There is an upside to the stringent regulations associated with doing business in a national park. First and foremost is the fact that it tends to restrict competition, because other companies don’t have the time, resources or resolve to work within national park rules. While Janet identifies hotels in Banff, horseback riding companies and back-country lodges as competition, the fact that the Brewsters operate so many entities means their risk is spread across the different businesses. Meanwhile, staying agile and focusing on the company with the most opportunity has helped keep the Brewster businesses ahead of the pack. “Whatever had to change, whatever we had to do to stay out there and be competitive, we did,” says Janet. Recent advances include the construction of the Brewster’s Mountain Lodge in the 1990s and the completion of an 18-hole golf course, a longtime dream of Bud’s, in 2008.
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Most important, perhaps, is the positive relationship the Brewster family has forged with those charged with preserving and protecting the park. In fact, as Van Tighem says, they’ve become an inescapable part of the experience. “They enable a quintessential Rocky Mountain experience and, in fact, they almost define it. Their family story is so much a part of what you experience when you come to the Rockies.”
Besides a willingness to expand and an ability to navigate bureaucratic challenges, the longevity of the Brewster businesses can be attributed to the family’s passion for the great outdoors. “They were never really in it for the dollars,” Janet says of her ancestors. “They enjoyed what they did, and they liked where they were, and they were hard workers.” Annette says her husband, Bud, comes by his work ethic naturally. “His mother was an extremely hard worker, as was his grandmother, and I think he just inherited this strong work ethic.” But while the Brewster work ethic has allowed the family’s businesses to grow, it has come with a cost. Janet says her forebears were the type who would only get together for a funeral; family dinners and celebrations were uncommon, as work had to be done. In the early generations, many Brewsters did not marry because they were too busy working, while the few that did marry, including Bud’s father, Claude, had to learn how to juggle family with work. “Their way of life had an impact on their families,” says Janet. “There’s no question.”
Family and business go hand in hand for the Brewsters, but at times it can be a tricky combination. “It’s hard to make business decisions that are separate from the family. In our case, you can’t separate them and that’s sometimes not good,” says Janet. There have been some disagreements among the fifth-generation Brewsters, from disputes over who is not working hard enough to differing visions for the direction of the company and the challenge of finding the right Brewster for each business. “There are almost more entities than there are of us,” says Janet.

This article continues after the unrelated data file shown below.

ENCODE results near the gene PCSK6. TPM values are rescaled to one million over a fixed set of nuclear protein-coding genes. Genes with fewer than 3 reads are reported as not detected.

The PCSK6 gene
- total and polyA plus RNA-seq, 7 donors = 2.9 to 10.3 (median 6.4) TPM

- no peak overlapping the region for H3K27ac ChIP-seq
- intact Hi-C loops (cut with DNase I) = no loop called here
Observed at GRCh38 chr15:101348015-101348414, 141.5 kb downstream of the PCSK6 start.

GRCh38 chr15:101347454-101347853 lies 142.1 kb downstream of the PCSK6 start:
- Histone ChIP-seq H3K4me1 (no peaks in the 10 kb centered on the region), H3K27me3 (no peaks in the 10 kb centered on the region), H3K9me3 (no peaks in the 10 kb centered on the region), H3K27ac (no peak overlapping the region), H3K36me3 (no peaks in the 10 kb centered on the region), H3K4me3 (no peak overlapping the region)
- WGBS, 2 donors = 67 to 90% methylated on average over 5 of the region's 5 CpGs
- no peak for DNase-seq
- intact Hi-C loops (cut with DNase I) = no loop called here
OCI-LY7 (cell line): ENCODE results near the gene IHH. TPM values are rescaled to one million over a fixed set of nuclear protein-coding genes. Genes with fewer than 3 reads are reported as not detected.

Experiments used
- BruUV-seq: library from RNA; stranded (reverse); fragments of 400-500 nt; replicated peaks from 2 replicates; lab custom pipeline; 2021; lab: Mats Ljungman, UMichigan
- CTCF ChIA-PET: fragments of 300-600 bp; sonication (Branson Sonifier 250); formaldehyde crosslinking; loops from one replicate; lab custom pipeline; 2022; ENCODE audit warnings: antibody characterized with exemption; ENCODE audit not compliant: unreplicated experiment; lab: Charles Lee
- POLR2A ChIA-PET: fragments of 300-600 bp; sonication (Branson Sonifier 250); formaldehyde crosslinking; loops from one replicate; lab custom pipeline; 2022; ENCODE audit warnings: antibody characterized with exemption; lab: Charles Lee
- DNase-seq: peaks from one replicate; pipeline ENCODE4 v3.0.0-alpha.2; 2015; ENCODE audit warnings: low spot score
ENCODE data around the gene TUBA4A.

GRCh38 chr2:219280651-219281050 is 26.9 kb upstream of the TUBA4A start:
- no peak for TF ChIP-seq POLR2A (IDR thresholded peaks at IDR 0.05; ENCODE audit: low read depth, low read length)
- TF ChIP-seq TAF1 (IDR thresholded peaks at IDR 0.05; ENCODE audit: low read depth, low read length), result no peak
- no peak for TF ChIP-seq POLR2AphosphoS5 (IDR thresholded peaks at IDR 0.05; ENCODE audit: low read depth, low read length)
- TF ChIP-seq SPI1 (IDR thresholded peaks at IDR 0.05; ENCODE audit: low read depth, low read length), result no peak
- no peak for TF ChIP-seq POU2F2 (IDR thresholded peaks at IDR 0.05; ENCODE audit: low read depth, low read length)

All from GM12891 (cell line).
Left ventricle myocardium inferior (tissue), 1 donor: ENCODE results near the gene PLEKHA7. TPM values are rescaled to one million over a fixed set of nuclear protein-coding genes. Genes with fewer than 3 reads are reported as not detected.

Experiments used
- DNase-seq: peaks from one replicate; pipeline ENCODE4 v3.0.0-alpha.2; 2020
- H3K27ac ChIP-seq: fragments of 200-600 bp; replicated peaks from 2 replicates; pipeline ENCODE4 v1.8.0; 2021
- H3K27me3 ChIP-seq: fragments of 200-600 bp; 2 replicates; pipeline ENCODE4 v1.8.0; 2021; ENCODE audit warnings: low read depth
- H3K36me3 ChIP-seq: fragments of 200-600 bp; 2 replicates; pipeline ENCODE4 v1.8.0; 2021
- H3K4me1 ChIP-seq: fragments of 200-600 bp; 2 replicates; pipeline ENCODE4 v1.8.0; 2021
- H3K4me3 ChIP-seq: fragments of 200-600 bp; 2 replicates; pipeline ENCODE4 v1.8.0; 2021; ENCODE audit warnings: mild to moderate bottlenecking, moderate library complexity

Like so many other family businesses, succession planning is a major source of anxiety. Will members of the next generation continue to build the company their ancestors worked so hard to create, or will they choose to beat their own path? For Annette Brewster, it’s an old challenge that’s being made new again with the arrival of a sixth generation of adult Brewsters.
When it came to her own children, she says she firmly believed that they should get an education “separate and apart from what the family was doing.” Each daughter did just that before returning to the family business: Janet has a degree in political science from the University of Calgary, Cori completed a physical education degree at the University of Alberta and Alison earned a degree in fashion design and merchandising from Ryerson University.
Janet has also tried to encourage her two daughters to pursue their own careers. But sixth-generation Bailee Brewster-Stanton, 19, has helped out with the family business for as long as she can remember and wants to continue. “We’ll always be a part of it, obviously, but my mom has made sure that we get a chance to do what we want to do,” she says. Right now, that includes pursuing studies at the University of Alberta and making a name for herself in the world of competitive barrel racing alongside older sister Lacey, 22. Bailee, who loves horses and recently applied for veterinary school, says she’ll always be a part of the business “somehow or another.” Janet and Annette both say it’s too early to tell if any of the sixth generation of Brewsters – four girls and one boy ranging in age from 12 to 22 – will eventually run the Brewster businesses. “Like all family businesses, we’re not going to say that we have the succession plan totally ironed out, probably because we’re very much operators of our businesses,” says Janet. “Sometimes, we don’t stop working long enough to figure out where we’re going to go.” Whether or not another generation will run the business that Bill and Jim Brewster built more than a century ago is a question that will be answered in due time. “We’ve just got to try to position the business to be able to carry on,” says Janet. “It’s going to be interesting.”